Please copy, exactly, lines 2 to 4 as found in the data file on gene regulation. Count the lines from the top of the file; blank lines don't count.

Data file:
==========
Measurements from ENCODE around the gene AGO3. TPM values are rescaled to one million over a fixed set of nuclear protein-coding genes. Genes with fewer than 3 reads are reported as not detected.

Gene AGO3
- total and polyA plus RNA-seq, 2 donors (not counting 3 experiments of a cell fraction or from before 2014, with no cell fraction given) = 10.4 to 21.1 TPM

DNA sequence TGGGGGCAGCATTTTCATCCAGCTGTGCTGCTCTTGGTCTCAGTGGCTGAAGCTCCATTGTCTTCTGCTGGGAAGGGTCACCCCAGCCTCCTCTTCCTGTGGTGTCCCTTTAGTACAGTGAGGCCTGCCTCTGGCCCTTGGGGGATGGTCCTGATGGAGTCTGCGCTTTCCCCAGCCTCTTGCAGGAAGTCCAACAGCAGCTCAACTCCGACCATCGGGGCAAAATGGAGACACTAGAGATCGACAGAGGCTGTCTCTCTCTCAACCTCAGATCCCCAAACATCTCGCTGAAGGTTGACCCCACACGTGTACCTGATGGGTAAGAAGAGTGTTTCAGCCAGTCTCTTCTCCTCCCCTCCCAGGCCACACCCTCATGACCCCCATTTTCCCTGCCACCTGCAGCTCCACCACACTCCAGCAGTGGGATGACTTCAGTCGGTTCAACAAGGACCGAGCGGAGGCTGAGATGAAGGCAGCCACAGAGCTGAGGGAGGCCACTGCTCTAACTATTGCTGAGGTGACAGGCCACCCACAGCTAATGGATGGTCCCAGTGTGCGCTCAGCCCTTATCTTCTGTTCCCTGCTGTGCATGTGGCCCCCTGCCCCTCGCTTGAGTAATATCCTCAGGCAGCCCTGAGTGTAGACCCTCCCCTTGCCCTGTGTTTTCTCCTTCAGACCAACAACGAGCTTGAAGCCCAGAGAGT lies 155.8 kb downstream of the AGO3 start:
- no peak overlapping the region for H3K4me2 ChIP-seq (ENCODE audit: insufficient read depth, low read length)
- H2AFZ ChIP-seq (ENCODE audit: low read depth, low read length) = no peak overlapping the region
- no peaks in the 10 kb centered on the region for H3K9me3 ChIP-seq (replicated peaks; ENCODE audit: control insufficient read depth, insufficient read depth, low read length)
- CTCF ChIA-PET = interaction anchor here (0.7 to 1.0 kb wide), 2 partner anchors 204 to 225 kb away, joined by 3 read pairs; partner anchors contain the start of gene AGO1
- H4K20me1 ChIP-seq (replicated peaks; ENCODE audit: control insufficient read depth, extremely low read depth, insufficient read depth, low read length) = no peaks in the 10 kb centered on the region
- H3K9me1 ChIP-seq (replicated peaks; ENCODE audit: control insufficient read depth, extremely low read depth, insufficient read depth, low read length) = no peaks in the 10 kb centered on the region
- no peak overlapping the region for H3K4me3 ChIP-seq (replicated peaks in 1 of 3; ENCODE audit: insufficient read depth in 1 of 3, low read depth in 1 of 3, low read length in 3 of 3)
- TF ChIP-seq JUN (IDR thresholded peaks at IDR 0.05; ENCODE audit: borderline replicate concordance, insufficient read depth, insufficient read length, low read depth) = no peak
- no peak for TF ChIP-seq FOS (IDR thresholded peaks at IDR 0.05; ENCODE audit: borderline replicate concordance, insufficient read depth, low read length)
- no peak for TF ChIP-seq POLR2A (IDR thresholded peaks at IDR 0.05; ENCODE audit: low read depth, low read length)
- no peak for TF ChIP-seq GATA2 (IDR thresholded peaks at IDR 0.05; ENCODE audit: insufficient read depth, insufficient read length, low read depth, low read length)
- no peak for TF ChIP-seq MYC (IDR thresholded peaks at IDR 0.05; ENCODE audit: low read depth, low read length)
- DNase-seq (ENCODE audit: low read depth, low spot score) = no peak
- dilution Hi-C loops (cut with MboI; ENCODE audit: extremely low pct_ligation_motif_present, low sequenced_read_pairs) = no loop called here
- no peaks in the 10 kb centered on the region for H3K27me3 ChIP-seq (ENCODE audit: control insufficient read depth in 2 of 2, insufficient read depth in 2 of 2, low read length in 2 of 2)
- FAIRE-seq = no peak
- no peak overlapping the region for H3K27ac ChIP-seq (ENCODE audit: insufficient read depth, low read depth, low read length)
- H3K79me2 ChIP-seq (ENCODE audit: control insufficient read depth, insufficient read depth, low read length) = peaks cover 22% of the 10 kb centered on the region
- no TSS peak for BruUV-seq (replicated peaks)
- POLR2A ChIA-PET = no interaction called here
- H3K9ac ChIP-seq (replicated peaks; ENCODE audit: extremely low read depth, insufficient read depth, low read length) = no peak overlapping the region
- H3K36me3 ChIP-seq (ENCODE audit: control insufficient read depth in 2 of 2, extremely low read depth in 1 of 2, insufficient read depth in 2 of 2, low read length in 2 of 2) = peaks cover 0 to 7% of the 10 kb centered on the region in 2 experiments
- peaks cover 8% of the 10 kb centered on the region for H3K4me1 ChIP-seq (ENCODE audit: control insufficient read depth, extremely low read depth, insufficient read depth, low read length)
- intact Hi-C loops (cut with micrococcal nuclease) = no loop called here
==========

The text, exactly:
Gene AGO3
- total and polyA plus RNA-seq, 2 donors (not counting 3 experiments of a cell fraction or from before 2014, with no cell fraction given) = 10.4 to 21.1 TPM

DNA sequence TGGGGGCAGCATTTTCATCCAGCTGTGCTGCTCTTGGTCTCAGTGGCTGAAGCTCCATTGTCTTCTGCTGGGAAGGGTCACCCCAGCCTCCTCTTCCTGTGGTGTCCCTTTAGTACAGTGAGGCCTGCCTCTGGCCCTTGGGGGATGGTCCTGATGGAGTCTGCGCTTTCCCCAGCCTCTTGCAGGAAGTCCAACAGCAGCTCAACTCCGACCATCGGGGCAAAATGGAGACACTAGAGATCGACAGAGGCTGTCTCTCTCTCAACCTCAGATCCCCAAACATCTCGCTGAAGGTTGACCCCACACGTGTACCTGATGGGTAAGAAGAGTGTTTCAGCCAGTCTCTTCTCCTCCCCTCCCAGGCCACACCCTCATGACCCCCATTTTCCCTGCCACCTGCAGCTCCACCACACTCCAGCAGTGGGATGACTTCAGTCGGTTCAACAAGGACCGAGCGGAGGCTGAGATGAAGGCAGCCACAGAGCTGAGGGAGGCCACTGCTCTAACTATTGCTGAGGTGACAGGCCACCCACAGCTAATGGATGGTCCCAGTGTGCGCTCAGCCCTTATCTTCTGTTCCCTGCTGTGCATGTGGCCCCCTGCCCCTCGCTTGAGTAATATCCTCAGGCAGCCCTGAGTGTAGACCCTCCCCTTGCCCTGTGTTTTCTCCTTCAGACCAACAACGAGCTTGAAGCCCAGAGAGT lies 155.8 kb downstream of the AGO3 start: